The CG Pokémon: The First Movie remake is overwhelmingly nostalgic

Seven months after hitting theaters in Japan, Pokémon: Mewtwo Strikes Back – Evolution, the remake of Pokémon: The First Movie, has finally premiered in the States, landing directly on Netflix. And, surprise: it’s just as heartbreaking as the original.

The new, dimensionalized version follows the same plot as the original: Mewtwo, created from Mew’s DNA, starts questioning his existence. His stint with Giovanni left him tired of working alongside humans, so sets out to see if anyone can beat him. The challenge gives him a reason for living. He invites the strongest trainers to his island to battle him, including Ash, Misty and Brock, and chaos ensues.

The only difference between this movie and the 1999 original is the rendering of every character and pokémon with 3D CGI animation, as well as some more small details about Mewtwo’s descent into madness. The style is a jarring change from what we’re used to seeing from the more graphic 2D Pokémon anime. In 3D, Ash and his pals just look … a little puffy. The eyes aren’t quite right. My brain tells me this isn’t Ash, but Sash, his weird, ugly cousin.

A Dragonite with a pouch hands a letter to Ash and his friends on a grassy field Great news: mail-delivery Dragonite is still adorable. Image: Netflix

But paired with how lively the Pokémon behave, the animation still functions to tell the same story with the same emotion. While Ash and his friends look a little strange, the Pokémon are even more alive. Meowth and Pikachu are fuzzy and adorable, and the style is still simple enough that the curl on Wigglytuff’s head isn’t rendered as a jarring strand of hair, like in Detective Pikachu.

The remake’s message still holds up, with its hard-hitting story about how life can come from many different circumstances and how what you do with your life is up to you, but the real surprise was how it got me thinking more about how Mewtwo did nothing wrong. Watching the movie as a child, I felt like Mewtwo was clearly a villian. He puts these kids in danger and steals their Pokémon, clones them, and forces them to fight each other. That’s a villian.

It’s hard to say if the minor tweaks to Mewtwo’s performance made me feel this way, or this is just how I feel watching it as an adult, but … man, he didn’t ask to be born! Watching Mewtwo come to life at the hands of scientists who don’t account for the ethical dilemma of creating an all-powerful creature from the DNA of a god and then get told that he exists solely to serve humans certainly made me feel bad for him.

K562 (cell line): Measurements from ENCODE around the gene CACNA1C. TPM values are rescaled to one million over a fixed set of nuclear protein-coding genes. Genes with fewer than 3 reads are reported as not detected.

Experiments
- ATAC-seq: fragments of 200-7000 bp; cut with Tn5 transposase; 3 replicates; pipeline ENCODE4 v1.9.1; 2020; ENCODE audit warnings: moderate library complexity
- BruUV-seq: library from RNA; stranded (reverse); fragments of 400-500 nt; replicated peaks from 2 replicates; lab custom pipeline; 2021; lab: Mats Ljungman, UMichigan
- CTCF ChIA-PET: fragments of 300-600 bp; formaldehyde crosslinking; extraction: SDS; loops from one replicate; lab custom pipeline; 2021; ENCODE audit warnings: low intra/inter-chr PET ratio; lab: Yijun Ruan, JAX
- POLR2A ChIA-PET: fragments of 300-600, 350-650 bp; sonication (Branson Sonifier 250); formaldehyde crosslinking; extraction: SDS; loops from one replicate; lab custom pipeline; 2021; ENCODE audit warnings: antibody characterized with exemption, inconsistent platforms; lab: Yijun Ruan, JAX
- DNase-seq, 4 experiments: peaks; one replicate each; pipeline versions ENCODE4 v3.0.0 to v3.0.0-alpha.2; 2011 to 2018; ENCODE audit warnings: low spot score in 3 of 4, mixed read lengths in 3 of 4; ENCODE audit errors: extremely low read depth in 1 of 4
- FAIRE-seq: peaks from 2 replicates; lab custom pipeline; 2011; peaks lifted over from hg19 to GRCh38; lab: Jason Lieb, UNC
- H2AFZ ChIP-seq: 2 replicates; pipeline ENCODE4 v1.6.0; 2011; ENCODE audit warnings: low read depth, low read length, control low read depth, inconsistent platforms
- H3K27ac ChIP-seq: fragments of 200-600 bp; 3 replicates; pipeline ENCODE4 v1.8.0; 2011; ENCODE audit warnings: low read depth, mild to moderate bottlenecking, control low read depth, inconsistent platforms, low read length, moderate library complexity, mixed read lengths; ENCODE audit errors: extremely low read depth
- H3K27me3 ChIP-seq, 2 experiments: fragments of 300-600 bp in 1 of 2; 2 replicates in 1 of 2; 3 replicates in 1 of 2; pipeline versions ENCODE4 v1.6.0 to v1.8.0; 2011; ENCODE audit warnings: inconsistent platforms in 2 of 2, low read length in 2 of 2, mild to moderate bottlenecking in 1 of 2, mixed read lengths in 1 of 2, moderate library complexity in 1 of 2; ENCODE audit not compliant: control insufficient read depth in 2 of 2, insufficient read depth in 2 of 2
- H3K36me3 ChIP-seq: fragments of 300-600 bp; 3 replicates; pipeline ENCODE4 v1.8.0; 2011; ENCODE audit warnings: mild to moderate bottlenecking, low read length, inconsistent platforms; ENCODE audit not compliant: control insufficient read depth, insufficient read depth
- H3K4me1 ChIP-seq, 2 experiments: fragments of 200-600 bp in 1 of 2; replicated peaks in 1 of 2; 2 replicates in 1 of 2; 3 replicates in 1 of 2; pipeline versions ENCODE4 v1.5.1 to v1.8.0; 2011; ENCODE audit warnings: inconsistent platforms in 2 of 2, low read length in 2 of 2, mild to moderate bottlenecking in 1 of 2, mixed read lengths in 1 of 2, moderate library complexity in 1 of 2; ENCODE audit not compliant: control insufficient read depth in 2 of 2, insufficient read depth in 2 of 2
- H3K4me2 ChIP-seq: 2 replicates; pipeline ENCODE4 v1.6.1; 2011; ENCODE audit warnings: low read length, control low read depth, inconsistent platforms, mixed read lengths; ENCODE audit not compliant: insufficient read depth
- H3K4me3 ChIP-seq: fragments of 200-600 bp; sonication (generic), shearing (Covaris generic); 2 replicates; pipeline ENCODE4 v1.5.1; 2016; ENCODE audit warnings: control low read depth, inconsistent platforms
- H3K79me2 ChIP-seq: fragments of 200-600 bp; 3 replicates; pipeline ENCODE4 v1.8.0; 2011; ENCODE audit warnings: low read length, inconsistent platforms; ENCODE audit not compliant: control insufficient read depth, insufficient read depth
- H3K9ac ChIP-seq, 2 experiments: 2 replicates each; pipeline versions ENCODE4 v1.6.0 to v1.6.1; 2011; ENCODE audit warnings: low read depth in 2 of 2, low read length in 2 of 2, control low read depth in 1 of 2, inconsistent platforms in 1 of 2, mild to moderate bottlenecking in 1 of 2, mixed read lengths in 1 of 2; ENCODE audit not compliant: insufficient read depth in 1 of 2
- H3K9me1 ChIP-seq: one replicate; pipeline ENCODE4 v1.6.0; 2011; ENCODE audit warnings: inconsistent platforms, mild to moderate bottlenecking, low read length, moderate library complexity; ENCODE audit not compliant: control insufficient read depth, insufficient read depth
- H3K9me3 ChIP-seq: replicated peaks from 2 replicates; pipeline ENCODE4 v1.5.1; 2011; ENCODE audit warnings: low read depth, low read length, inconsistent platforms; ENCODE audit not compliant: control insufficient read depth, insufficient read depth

An angry, but exhausted, Pikachu slaps another sad and tired Pikachu I do not want my children to fight. Image: Netflix

Pokémon: Mewtwo Strikes Back – Evolution recreates some of my favorite scenes one-for-one. The best might be when a Dragonite hands the mail to Ash and flies off, only to be stopped by Team Rocket, pushing a frying pan against his head. Even the scene when Ash epicly emerges from smoke declaring, “You can’t do this. I won’t let you,” in defiance to Mewtwo — a scene I remember watching and thinking was the coolest thing in the world as a kid — is recreated. Watching through one of my favorite childhood movies redone with enhanced graphics was a treat. It turns out that watching sad Pikachu slap each other in 3D CGI is just as sad as watching it in 2D animation.

The movie also contains a new and pretty meta reference to the Pokémon “jelly doughnut” joke, as Brock attempts to swoon a girl with his cooking, telling her to “eat [his] famous jelly doughnuts made with love.” The original Japanese audio has him saying onigiri, which could have just been translated to just about anything else, like “cooking” or “stew,” which he made earlier in the movie. But this is the big change to Evolution, which tells you everything.

Source: Polygon.com

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